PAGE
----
Body Mass Index, Triglycerides, and Risk of Acute Pancreatitis

A Population-Based Study of 118 000 Individuals

Signe E. J. Hansen; Christian M. Madsen; Anette Varbo; Børge G. Nordestgaard


J Clin Endocrinol Metab. 2020;105(1) 

In This Article

Abstract and Introduction


Objective: The incidence of acute pancreatitis is rising worldwide and currently no curative treatment exists. Clarification of preventable risk factors is important for the reduction of morbidity and mortality from acute pancreatitis. In this study, we tested the hypothesis that the risk of acute pancreatitis associated with body mass index (BMI) is partly mediated through elevated triglycerides.

Design: We included 118 085 individuals from 2 prospective cohort studies, the Copenhagen City Heart Study and the Copenhagen General Population Study, with BMI measured at baseline. Diagnosis of acute pancreatitis was assessed from the national Danish registries, as hospitalization or death due to acute pancreatitis.

Results: Higher BMI was associated with higher risk of acute pancreatitis with a multivariable-adjusted hazard ratio of 1.4 (95% CI, 1.1–1.8) for BMI of 25–29.9, 2.1 (1.6–2.9) for BMI of 30–34.9, and 2.8 (1.8–4.3) for BMI > 35, compared with individuals with BMI of 18.5–24.9. Triglycerides mediated 29% (95% CI, 12%–46%; P = 0.001) of the association between BMI and risk of acute pancreatitis in the age- and sex-adjusted model and 22% (6%–39%; P = 0.008) in the multivariable-adjusted model.

Conclusion: Higher BMI is associated with higher risk of acute pancreatitis in individuals from the general population, partly mediated through higher triglycerides. This indicates a potential for preventing acute pancreatitis by reducing BMI and triglycerides in individuals with high values.


Acute pancreatitis is one of the most common admission diagnoses in gastroenterology departments in the United States,[1] and the incidence of acute pancreatitis is rising, with an estimated global incidence of 34 cases per 100 000 person-years.[2] Most cases of acute pancreatitis are mild and self-limiting, but as many as 20% of patients develop severe disease with risk of systemic inflammatory response syndrome and organ failure, leading to death in 10% to 30% of severe cases.[1]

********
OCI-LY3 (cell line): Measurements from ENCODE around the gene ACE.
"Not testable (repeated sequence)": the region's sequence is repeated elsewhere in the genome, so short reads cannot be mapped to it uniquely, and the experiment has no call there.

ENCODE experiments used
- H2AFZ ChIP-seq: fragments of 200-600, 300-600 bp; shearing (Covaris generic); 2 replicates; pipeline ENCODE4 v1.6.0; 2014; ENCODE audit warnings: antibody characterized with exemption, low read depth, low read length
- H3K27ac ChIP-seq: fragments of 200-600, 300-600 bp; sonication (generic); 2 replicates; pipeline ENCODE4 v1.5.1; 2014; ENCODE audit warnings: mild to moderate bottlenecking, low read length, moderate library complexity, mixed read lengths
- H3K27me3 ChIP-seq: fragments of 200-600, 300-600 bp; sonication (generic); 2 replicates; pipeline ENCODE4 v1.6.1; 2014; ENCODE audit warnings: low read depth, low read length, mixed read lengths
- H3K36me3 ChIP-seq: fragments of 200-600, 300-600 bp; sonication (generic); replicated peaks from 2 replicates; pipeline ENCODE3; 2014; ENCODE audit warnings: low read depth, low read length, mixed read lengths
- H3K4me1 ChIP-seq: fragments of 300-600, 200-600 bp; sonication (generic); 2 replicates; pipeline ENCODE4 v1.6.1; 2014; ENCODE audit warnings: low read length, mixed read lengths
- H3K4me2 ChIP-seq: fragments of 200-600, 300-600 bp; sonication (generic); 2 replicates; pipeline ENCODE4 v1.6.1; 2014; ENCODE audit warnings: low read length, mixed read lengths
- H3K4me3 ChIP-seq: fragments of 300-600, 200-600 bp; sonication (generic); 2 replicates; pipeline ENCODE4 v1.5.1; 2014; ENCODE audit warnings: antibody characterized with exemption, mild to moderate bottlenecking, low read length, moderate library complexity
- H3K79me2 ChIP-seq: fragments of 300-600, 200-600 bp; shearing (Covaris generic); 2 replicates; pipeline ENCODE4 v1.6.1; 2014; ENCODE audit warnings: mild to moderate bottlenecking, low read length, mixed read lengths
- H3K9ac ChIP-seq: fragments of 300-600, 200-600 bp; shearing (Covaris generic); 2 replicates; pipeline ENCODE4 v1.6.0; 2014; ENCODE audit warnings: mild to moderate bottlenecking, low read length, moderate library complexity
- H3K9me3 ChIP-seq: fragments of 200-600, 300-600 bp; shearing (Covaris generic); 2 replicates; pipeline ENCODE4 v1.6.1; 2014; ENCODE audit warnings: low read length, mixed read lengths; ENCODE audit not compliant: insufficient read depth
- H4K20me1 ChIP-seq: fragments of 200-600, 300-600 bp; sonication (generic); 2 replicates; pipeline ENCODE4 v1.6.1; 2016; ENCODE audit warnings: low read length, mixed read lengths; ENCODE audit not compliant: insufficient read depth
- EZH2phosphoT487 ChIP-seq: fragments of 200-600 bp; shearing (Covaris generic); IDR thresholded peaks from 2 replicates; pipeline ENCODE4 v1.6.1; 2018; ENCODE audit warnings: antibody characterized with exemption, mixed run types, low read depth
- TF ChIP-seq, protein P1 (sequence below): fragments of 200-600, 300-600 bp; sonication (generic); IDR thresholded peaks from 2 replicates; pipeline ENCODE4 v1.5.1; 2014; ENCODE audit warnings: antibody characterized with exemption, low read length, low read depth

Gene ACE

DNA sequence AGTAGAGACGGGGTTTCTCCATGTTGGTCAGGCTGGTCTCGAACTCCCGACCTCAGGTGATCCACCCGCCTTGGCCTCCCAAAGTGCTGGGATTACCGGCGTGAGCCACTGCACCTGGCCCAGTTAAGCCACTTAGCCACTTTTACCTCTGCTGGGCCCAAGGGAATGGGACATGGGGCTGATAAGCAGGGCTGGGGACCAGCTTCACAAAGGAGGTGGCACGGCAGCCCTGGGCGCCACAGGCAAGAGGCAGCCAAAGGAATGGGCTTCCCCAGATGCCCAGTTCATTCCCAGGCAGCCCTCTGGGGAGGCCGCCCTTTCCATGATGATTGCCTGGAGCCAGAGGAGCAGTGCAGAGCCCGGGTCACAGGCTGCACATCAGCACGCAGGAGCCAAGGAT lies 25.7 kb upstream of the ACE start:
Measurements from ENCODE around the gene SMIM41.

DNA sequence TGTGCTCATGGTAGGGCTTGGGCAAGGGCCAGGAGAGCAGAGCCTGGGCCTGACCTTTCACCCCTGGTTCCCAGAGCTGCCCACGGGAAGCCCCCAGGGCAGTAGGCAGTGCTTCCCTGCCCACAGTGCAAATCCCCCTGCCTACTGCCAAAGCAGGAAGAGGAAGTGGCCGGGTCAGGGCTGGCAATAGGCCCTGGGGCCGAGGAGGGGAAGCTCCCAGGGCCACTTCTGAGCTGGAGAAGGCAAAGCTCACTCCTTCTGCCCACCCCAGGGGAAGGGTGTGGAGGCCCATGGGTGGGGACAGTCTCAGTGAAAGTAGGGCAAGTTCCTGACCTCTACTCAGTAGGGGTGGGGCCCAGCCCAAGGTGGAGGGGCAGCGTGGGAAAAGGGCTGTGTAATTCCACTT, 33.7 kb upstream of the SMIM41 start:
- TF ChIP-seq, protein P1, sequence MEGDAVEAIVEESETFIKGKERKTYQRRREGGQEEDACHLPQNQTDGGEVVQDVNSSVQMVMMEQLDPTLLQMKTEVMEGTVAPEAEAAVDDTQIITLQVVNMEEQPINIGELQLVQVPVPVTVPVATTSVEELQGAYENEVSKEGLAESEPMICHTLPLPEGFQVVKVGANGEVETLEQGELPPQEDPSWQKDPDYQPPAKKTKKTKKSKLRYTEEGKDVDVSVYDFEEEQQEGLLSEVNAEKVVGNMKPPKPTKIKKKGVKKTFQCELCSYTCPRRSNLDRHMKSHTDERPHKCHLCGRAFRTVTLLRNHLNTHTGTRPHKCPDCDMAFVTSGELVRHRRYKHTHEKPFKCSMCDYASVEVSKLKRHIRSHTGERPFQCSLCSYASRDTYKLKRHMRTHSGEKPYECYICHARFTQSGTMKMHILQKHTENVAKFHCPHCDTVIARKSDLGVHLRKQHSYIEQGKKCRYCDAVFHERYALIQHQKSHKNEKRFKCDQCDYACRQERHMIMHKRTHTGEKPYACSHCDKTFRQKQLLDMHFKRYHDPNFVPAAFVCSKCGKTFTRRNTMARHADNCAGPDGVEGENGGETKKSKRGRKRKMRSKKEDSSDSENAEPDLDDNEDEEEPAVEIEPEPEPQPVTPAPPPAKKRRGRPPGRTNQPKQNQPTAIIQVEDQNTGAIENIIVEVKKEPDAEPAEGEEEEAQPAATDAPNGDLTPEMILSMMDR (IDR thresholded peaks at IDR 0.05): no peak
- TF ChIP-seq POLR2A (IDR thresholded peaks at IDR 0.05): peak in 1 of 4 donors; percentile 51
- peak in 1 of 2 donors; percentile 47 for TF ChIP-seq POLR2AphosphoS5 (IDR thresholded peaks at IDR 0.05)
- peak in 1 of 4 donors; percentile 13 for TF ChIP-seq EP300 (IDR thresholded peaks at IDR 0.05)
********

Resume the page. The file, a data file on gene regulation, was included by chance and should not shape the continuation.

The exact pathogenesis of acute pancreatitis is still not fully understood, but cellular stress is believed to be involved in activating local and—in severe cases— systemic inflammation.[3,4] In Western countries, gallstone disease and excessive prolonged alcohol intake are the 2 most common causes, responsible for up to 75% of all cases of acute pancreatitis.[5] However, only up to 8% of individuals with gallstone disease[6] and only up to 3% of individuals with chronic excessive alcohol intake develop acute pancreatitis,[7] indicating that other, overlooked factors in disease pathogenesis are involved.

The globally rising incidence of acute pancreatitis has occurred simultaneously with the worldwide obesity epidemic,[8] indicating that higher BMI could be an independent, and potentially preventable risk factor of acute pancreatitis. This question has been investigated in 4 cohort studies of respectively 33 000,[9] 36 000,[10] 68 000,[8] and 513 000[11] individuals and in 1 case-control study with 462 cases.[12] Although these studies have provided contradictory results, yielding somewhat unclear evidence of high BMI as an independent risk factor for acute pancreatitis, the recent Korean study of 513 000 individuals strongly supports the premise that higher BMI is associated with higher risk of acute pancreatitis.[11]

BMI is strongly positively correlated with plasma triglycerides and severe hypertriglyceridemia is a known cause of acute pancreatitis.[13] In addition, recent observational studies have shown that even mild-to-moderate hypertriglyceridemia (2–5 mmol/L, 177–443 mg/dL) is associated with higher risk of acute pancreatitis.[14–17] Hence, a possible association between higher BMI and higher risk of acute pancreatitis could be mediated through higher plasma triglycerides.

In this study of 118 000 individuals from the Copenhagen General Population Study and the Copenhagen City Heart study we tested the hypothesis that the risk of acute pancreatitis associated with BMI is partly mediated through higher plasma triglycerides.